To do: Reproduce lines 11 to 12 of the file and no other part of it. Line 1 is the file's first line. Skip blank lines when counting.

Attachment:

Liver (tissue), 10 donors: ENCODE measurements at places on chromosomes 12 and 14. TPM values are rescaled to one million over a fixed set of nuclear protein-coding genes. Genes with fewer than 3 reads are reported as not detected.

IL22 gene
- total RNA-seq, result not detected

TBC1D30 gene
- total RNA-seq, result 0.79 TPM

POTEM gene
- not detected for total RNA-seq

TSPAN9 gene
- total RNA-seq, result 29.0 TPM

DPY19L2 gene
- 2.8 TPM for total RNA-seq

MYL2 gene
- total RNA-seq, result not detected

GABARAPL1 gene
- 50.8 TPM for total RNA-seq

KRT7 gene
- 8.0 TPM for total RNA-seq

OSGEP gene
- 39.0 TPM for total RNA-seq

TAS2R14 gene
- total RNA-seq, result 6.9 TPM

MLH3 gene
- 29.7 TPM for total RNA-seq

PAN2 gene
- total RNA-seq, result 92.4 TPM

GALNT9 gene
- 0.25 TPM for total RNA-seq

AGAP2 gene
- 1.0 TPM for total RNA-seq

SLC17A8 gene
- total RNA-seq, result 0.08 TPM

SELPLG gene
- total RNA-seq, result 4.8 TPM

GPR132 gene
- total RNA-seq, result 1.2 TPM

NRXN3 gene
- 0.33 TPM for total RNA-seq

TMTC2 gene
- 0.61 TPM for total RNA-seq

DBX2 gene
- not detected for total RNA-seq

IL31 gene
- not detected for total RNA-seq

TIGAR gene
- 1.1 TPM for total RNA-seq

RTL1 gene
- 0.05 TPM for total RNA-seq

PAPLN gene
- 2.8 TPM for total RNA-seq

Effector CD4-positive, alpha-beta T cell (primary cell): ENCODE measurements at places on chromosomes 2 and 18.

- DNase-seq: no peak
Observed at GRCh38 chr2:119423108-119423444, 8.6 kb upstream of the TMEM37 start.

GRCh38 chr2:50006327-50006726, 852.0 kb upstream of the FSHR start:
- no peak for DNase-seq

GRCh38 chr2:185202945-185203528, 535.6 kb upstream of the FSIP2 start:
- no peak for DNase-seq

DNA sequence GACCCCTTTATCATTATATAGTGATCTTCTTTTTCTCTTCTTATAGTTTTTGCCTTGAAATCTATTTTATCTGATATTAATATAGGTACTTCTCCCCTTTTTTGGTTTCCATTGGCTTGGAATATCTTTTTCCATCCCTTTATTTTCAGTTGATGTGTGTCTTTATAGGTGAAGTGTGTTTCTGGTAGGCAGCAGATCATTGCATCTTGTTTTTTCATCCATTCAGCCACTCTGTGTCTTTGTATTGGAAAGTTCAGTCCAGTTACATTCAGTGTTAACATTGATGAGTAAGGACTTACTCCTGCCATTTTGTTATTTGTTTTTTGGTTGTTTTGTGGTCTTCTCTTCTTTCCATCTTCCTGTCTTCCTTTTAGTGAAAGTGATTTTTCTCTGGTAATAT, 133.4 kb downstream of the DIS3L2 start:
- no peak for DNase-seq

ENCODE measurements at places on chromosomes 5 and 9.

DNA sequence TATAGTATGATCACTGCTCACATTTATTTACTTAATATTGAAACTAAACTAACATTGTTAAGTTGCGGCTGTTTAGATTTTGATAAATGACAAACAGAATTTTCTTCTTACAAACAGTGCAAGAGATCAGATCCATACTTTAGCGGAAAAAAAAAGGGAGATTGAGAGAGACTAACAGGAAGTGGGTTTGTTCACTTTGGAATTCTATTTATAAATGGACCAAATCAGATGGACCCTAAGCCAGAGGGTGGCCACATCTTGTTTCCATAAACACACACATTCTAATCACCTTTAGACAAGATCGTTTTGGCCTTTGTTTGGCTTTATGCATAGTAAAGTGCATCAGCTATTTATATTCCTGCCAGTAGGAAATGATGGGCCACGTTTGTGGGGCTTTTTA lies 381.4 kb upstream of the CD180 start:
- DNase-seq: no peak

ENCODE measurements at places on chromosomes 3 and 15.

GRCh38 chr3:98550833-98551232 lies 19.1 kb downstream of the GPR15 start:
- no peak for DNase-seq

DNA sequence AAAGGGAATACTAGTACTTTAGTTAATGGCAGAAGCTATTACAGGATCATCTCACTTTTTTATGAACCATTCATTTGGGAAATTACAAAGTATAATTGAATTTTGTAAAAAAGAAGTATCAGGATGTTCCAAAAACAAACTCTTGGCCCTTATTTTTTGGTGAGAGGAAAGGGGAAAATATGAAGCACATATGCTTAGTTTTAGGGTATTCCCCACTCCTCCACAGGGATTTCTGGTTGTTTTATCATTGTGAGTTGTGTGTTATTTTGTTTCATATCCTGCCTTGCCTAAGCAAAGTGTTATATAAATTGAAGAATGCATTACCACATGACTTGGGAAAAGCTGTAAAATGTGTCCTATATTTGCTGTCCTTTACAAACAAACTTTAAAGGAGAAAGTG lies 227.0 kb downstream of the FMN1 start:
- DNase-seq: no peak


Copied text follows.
- 2.8 TPM for total RNA-seq

MYL2 gene